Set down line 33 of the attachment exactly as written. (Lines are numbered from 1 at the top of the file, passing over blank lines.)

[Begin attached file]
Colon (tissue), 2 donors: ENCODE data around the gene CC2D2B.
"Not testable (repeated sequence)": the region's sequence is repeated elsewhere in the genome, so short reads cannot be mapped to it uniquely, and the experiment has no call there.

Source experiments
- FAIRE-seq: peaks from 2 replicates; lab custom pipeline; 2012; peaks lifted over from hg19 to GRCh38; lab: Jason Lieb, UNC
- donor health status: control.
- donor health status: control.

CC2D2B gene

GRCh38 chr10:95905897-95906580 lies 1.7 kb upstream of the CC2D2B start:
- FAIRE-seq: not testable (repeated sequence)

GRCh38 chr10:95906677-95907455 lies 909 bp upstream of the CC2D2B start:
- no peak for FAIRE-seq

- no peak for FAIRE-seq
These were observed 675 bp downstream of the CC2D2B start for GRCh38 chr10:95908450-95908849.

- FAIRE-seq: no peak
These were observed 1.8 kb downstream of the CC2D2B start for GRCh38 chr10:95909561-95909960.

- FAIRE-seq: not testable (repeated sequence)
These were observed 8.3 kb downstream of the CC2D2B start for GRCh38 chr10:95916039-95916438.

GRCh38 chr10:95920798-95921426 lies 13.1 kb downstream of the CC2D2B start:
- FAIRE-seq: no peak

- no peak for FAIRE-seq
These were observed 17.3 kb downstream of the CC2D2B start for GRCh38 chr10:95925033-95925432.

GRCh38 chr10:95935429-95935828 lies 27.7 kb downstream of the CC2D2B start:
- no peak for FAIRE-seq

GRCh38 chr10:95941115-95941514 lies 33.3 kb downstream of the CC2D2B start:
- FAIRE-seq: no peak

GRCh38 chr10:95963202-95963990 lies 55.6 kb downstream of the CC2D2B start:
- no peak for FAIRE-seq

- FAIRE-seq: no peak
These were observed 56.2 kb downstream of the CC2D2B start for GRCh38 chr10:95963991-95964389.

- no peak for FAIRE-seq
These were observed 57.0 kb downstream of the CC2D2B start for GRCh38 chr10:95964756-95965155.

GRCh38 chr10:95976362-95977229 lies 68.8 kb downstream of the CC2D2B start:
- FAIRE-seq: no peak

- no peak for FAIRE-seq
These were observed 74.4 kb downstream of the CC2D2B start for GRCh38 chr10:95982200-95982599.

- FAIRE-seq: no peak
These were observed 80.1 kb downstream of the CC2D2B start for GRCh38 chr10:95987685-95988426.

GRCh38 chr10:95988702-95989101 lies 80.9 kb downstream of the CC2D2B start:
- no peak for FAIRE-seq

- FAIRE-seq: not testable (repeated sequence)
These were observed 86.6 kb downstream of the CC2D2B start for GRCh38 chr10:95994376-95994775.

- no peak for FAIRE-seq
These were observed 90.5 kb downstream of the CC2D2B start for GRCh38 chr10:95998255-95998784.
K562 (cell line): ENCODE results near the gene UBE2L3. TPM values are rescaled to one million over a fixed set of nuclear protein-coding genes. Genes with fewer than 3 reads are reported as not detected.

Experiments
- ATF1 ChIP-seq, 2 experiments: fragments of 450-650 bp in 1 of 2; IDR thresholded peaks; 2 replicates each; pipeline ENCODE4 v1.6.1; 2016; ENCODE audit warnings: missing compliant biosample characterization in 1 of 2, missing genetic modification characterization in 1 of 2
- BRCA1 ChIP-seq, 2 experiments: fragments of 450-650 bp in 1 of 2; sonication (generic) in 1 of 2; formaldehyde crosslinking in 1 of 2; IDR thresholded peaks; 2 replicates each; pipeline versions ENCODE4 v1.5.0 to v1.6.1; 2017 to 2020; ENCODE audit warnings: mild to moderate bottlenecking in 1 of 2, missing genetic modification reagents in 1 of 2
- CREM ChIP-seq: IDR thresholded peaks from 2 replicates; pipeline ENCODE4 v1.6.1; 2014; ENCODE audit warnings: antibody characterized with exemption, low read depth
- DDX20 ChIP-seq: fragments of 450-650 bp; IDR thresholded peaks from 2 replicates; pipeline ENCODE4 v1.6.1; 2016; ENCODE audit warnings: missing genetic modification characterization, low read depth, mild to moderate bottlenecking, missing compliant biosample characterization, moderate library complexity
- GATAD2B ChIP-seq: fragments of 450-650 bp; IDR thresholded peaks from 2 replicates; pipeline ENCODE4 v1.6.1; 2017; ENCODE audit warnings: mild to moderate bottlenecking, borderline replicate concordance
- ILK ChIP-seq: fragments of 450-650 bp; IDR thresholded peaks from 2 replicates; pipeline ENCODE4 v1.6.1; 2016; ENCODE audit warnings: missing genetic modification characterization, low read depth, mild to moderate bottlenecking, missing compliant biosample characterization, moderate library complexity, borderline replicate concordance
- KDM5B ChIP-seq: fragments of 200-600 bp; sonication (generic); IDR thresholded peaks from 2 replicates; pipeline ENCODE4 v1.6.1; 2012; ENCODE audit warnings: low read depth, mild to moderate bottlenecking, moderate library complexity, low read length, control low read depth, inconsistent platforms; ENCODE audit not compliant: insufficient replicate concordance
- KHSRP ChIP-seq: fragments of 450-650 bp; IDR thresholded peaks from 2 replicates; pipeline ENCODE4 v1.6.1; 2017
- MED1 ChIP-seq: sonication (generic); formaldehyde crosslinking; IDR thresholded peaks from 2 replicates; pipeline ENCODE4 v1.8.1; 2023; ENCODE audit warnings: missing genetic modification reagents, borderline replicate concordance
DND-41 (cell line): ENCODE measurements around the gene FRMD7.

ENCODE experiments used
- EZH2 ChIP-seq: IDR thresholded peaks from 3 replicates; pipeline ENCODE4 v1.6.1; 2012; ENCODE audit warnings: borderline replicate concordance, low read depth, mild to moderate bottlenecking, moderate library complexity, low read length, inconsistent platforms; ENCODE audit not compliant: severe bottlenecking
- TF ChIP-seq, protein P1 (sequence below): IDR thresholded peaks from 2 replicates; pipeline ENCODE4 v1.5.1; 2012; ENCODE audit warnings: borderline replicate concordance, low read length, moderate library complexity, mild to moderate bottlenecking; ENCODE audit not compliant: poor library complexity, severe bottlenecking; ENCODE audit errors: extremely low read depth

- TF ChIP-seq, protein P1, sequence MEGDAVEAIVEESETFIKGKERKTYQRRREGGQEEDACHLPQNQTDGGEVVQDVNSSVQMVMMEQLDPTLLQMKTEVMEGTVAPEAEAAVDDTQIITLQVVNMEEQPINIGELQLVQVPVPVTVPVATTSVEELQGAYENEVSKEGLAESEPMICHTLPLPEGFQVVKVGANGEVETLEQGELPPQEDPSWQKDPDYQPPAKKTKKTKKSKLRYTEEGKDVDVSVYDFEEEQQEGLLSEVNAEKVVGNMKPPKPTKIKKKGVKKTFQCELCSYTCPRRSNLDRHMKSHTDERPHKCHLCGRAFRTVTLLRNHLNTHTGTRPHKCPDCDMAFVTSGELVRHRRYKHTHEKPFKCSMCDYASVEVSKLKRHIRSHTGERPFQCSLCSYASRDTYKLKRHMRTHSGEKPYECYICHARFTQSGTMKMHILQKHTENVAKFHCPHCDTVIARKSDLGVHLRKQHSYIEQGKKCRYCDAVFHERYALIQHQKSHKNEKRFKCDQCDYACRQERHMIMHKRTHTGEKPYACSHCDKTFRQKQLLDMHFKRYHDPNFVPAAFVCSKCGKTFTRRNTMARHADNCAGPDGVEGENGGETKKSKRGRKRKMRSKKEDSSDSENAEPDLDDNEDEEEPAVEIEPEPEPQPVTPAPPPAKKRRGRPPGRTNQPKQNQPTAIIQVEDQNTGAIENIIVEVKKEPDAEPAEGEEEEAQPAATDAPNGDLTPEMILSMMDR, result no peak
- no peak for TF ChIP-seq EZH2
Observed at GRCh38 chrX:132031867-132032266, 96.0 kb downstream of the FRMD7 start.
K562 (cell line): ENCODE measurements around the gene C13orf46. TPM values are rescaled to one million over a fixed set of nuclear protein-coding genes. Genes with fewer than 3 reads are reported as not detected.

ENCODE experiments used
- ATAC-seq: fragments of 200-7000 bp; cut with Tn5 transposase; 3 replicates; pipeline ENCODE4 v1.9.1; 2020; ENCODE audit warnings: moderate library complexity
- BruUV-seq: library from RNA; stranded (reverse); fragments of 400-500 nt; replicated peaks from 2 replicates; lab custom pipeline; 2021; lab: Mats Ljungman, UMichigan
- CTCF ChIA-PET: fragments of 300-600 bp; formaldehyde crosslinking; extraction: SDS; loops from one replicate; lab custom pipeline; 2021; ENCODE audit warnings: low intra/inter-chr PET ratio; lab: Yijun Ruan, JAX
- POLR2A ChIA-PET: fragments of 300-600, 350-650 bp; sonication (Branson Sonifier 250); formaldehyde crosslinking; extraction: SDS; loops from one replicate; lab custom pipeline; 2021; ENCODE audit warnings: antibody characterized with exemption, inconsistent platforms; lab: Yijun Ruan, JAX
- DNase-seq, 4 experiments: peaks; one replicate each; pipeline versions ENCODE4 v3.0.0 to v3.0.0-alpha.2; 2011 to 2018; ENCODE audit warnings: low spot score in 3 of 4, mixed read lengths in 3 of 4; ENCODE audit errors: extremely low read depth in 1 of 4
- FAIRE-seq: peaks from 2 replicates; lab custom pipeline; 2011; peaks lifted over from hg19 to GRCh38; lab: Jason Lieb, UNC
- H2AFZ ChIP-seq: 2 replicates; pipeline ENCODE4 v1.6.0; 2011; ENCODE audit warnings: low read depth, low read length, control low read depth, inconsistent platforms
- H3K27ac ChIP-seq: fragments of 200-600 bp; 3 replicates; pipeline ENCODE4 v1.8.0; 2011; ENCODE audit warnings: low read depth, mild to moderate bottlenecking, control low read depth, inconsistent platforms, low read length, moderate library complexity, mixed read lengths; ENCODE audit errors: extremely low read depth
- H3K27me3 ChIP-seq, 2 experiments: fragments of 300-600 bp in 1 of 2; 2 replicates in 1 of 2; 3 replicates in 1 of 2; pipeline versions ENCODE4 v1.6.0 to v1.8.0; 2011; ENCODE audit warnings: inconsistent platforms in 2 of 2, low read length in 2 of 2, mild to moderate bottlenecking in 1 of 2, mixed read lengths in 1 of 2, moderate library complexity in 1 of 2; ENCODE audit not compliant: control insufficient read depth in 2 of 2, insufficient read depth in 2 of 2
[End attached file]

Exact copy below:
- FAIRE-seq: no peak